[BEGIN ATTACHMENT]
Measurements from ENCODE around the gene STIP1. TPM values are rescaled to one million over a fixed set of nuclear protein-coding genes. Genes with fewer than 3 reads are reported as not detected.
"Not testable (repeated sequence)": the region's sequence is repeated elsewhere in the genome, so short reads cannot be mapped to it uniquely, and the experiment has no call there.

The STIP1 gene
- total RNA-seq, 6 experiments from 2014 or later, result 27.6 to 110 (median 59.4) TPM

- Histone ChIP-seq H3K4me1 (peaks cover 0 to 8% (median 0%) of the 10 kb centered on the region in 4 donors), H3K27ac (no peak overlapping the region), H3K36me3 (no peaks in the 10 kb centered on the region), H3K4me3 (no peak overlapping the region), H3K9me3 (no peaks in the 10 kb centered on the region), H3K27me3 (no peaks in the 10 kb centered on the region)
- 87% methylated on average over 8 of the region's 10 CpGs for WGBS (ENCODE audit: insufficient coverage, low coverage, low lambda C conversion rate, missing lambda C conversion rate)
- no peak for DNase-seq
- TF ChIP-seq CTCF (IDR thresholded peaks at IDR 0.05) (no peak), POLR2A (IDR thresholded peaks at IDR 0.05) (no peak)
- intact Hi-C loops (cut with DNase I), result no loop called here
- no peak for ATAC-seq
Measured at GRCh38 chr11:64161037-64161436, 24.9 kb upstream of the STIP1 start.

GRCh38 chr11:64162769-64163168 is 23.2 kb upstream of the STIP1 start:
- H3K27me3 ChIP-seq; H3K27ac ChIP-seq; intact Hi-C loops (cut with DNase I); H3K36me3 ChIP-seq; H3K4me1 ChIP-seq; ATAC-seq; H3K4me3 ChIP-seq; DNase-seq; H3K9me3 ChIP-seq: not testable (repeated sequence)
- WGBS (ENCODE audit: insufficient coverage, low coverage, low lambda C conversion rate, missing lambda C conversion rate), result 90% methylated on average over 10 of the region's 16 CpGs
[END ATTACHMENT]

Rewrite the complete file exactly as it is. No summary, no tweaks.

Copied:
Measurements from ENCODE around the gene STIP1. TPM values are rescaled to one million over a fixed set of nuclear protein-coding genes. Genes with fewer than 3 reads are reported as not detected.
"Not testable (repeated sequence)": the region's sequence is repeated elsewhere in the genome, so short reads cannot be mapped to it uniquely, and the experiment has no call there.

The STIP1 gene
- total RNA-seq, 6 experiments from 2014 or later, result 27.6 to 110 (median 59.4) TPM

- Histone ChIP-seq H3K4me1 (peaks cover 0 to 8% (median 0%) of the 10 kb centered on the region in 4 donors), H3K27ac (no peak overlapping the region), H3K36me3 (no peaks in the 10 kb centered on the region), H3K4me3 (no peak overlapping the region), H3K9me3 (no peaks in the 10 kb centered on the region), H3K27me3 (no peaks in the 10 kb centered on the region)
- 87% methylated on average over 8 of the region's 10 CpGs for WGBS (ENCODE audit: insufficient coverage, low coverage, low lambda C conversion rate, missing lambda C conversion rate)
- no peak for DNase-seq
- TF ChIP-seq CTCF (IDR thresholded peaks at IDR 0.05) (no peak), POLR2A (IDR thresholded peaks at IDR 0.05) (no peak)
- intact Hi-C loops (cut with DNase I), result no loop called here
- no peak for ATAC-seq
Measured at GRCh38 chr11:64161037-64161436, 24.9 kb upstream of the STIP1 start.

GRCh38 chr11:64162769-64163168 is 23.2 kb upstream of the STIP1 start:
- H3K27me3 ChIP-seq; H3K27ac ChIP-seq; intact Hi-C loops (cut with DNase I); H3K36me3 ChIP-seq; H3K4me1 ChIP-seq; ATAC-seq; H3K4me3 ChIP-seq; DNase-seq; H3K9me3 ChIP-seq: not testable (repeated sequence)
- WGBS (ENCODE audit: insufficient coverage, low coverage, low lambda C conversion rate, missing lambda C conversion rate), result 90% methylated on average over 10 of the region's 16 CpGs